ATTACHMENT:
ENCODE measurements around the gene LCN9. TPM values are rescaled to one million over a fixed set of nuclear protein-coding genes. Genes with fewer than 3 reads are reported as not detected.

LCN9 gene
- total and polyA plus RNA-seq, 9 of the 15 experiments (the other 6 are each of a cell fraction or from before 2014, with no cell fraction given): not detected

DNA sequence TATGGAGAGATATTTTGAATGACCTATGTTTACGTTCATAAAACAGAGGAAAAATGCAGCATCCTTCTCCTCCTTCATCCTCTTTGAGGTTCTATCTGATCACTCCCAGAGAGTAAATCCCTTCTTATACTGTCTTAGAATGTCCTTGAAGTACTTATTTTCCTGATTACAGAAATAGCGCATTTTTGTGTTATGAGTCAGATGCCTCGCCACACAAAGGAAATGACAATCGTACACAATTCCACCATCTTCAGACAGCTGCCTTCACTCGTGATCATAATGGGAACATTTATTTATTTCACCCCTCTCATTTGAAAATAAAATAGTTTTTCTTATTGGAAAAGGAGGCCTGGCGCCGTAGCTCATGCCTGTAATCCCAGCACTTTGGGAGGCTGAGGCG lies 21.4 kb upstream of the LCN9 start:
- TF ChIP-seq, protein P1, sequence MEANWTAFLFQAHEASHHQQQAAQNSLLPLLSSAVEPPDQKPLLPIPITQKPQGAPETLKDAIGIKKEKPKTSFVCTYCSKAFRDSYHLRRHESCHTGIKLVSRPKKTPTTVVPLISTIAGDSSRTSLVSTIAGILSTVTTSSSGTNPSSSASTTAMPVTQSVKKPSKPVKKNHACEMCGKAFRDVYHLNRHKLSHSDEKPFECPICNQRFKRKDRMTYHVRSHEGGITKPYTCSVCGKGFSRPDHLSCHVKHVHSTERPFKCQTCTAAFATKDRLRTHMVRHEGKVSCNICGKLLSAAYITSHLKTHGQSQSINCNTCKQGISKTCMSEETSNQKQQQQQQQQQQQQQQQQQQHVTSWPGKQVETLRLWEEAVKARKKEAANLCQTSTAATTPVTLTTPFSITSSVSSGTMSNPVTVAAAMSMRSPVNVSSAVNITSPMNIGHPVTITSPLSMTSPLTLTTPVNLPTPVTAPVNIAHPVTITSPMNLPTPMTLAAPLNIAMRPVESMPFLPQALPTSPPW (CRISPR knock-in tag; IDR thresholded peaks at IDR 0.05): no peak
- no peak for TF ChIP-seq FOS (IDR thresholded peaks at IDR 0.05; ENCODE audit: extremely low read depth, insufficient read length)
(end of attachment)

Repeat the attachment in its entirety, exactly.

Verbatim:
ENCODE measurements around the gene LCN9. TPM values are rescaled to one million over a fixed set of nuclear protein-coding genes. Genes with fewer than 3 reads are reported as not detected.

LCN9 gene
- total and polyA plus RNA-seq, 9 of the 15 experiments (the other 6 are each of a cell fraction or from before 2014, with no cell fraction given): not detected

DNA sequence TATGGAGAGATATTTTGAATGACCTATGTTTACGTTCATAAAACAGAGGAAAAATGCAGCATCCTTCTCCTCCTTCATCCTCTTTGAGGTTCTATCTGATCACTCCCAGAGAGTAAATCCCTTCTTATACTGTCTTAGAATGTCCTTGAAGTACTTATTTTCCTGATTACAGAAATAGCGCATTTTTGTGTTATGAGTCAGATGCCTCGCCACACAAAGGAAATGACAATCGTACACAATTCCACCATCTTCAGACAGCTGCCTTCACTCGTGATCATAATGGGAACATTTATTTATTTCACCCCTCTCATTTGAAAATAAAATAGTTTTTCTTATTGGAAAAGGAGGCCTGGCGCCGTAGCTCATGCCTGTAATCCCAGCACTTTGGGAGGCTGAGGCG lies 21.4 kb upstream of the LCN9 start:
- TF ChIP-seq, protein P1, sequence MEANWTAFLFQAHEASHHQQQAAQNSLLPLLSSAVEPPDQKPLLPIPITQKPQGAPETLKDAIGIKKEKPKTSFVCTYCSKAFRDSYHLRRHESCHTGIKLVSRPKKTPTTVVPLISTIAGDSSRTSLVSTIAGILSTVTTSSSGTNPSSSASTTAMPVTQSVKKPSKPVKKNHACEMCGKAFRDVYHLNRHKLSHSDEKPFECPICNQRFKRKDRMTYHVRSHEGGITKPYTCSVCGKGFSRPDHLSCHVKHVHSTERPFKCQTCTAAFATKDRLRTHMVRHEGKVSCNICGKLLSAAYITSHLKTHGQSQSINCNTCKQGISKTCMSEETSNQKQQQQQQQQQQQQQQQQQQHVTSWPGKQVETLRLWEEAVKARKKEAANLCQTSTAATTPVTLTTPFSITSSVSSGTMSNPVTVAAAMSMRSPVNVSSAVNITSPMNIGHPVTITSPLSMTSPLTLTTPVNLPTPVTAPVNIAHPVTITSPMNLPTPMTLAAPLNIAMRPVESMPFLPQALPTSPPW (CRISPR knock-in tag; IDR thresholded peaks at IDR 0.05): no peak
- no peak for TF ChIP-seq FOS (IDR thresholded peaks at IDR 0.05; ENCODE audit: extremely low read depth, insufficient read length)